Along with your sales and marketing teams, get out and talk with your customers and prospects.  I’ve found that you can learn a great deal on how to structure more influential brand conversations that create greater competitive differentiation in today’s social media-dominated world.  But, I cannot stress enough that you need to do it now with a sense of urgency.  The new Buyers’ Journey is real and impacting you now, whether you realize it or not.

What other people viewed after reading this post:

5 Easy Steps to Make Your Customer Communications 20 to 30% More Influential

What Is Causing Ineffective Customer Communications?

What Is the Cost of Ineffective Customer Communications?

 


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By Michael CannonTop 6

I knew I was onto something when my sales teams began to consistently
overachieve and attend the coveted President’s club trips.

The genesis of that observation started a few years earlier with my promotion into sales management. My first big insight was that we wanted our customers to make a specific sequence of decisions. (See chart below.) My next insight was that these decisions easily translated into buyer questions that we needed to answer persuasively to achieve engagement and generate orders. The final insight was that most of the marketing content and sales training were not aligned with these key decisions. They did not provide persuasive answers to the primary buying questions.

Primary Buyer Decisions and Questions

Over the next several years I came to see that, depending on the offering, all decisions (disruptive) or a subset of these decisions(main street) and questions were critical to our goals.

6 Q Table

Descriptive versus Persuasive Answers

When I reviewed our marketing content and sales conversation for each product and service, I quickly realized that, while the customer communications were well-written, professionally produced and communicated, most were descriptive and focused on answering secondary customer buying questions, such as:

  • What does the product do?
  • How does it work?
  • What features are included, optional?
  • What are the key benefits?

The answers were also overwhelmingly product-centric, and accompanied by a list of attributes that were often wordy, generic, general, and anecdotal in nature.

The Two Question Test

To illustrate this point for my sales and marketing teams, I simply blacked out our company and product names from our product landing page and brochure, and asked them two questions: 1) Is this an explicit, customer business objective-level answer to the desired decisions we want our customers to make, i.e. “why change?” and/or “why us?” and 2) How is this different from what our competitors are or could say?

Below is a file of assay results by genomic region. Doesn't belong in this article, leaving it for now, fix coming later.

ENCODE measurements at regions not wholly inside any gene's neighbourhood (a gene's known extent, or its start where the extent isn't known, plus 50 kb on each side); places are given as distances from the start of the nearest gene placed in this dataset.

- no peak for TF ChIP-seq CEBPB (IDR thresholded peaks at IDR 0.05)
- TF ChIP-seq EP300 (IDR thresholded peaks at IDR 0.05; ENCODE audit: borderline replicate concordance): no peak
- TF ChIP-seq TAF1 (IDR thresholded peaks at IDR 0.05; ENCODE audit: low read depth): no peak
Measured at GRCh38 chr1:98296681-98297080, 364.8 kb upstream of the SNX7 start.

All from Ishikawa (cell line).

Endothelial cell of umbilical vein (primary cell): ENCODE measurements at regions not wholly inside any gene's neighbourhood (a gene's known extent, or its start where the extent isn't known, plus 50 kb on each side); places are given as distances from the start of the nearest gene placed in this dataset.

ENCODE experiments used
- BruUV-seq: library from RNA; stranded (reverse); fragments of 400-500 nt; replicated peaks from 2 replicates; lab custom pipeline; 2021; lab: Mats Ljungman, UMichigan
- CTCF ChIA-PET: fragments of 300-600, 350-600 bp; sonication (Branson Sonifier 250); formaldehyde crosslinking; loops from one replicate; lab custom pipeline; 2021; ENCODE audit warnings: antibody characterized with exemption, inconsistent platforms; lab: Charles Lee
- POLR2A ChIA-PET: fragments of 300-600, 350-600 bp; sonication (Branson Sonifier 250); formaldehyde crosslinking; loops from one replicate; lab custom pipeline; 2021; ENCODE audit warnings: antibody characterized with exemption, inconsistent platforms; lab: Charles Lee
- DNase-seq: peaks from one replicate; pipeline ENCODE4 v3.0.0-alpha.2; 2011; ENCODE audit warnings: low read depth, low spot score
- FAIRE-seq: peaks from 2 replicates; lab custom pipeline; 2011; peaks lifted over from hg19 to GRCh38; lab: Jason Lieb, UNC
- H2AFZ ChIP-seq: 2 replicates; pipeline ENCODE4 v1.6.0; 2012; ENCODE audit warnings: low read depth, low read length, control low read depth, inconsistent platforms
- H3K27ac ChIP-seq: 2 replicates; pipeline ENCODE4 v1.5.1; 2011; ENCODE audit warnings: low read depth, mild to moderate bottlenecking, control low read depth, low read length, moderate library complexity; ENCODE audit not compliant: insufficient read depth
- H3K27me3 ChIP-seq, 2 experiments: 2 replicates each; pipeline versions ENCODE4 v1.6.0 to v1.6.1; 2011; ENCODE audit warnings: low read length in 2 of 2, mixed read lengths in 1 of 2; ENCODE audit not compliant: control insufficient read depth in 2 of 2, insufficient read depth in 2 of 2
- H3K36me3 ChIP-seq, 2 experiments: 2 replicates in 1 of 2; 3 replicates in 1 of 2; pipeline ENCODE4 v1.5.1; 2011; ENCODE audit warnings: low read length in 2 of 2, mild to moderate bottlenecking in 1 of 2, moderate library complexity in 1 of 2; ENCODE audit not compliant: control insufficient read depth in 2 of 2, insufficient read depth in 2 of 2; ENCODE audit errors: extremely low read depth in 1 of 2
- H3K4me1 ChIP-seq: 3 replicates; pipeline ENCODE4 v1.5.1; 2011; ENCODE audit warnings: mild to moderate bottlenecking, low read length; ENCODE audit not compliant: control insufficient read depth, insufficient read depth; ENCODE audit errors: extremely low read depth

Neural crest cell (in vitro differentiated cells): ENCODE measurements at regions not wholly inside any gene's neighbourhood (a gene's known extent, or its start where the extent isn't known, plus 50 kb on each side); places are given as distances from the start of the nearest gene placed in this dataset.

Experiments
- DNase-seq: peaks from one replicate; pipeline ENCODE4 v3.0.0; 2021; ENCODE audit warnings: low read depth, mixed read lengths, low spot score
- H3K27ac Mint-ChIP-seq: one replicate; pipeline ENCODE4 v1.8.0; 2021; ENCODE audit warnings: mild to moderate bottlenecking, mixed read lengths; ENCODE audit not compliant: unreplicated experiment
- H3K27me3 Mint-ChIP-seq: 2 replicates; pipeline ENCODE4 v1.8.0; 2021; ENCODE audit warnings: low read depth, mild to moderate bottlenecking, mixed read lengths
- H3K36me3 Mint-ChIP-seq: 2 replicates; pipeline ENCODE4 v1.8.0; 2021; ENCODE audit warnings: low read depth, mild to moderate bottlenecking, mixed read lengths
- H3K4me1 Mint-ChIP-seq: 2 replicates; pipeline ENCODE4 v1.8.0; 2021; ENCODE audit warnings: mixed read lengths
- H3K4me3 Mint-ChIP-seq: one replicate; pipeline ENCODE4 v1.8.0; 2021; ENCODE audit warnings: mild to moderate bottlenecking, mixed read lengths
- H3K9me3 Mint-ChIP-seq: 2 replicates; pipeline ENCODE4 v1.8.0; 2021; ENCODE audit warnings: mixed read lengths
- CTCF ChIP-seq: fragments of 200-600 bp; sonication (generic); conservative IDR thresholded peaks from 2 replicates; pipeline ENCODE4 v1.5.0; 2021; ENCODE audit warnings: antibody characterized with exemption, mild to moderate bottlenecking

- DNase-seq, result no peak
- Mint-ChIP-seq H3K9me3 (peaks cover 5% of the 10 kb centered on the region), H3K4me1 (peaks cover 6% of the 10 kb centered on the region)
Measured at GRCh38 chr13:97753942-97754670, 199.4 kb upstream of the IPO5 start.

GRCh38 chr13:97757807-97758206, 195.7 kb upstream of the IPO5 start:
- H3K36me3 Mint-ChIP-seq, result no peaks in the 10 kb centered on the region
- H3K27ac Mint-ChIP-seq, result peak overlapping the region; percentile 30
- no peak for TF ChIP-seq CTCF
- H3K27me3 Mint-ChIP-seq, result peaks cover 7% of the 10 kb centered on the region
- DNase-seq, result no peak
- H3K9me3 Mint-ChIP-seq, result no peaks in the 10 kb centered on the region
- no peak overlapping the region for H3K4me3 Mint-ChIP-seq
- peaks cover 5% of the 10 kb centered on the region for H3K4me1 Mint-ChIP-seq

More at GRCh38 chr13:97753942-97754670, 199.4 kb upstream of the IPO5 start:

As an example,  I went to a leading email service provider’s website, selected their product page and found this:

Real Results Start with Email Marketing

Reach customers where they go most: their inbox

Email Marketing just plain works. See how.

Email connects you to people; email marketing software helps you understand your audience’s response, so you can plan your next marketing move. Our email marketing is easy, affordable, and proven to get results; that’s why we’re ranked number 1 in Website Magazine’s list of the top 50 email marketing solutions.

This product landing page clearly fails the two-question test. By comparison, how does your product landing page or brochure stand up to the test? Does it provide persuasive answers to the desired actions you want your target customers to take? How about your sales conversation? Take a moment to investigate.

Overall, the impact of using mostly descriptive communication is fewer leads, meetings, opportunities, and orders. With over 50% of the buying process occurring online, communicating in a mostly descriptive manner is increasingly becoming too costly.

This is not to say that descriptive (what and how) communication is bad and that persuasive (why) communication is good. You need both to be truly influential. What I am advocating is that most companies are over-invested in the descriptive style and under-invested in the persuasive style.

Moving to a more decision-based, more influential customer communications style is guaranteed to increase the effectiveness of your marketing and sales teams. You can start realizing the benefits by following these five steps:

  1. Establish messaging as a separate deliverable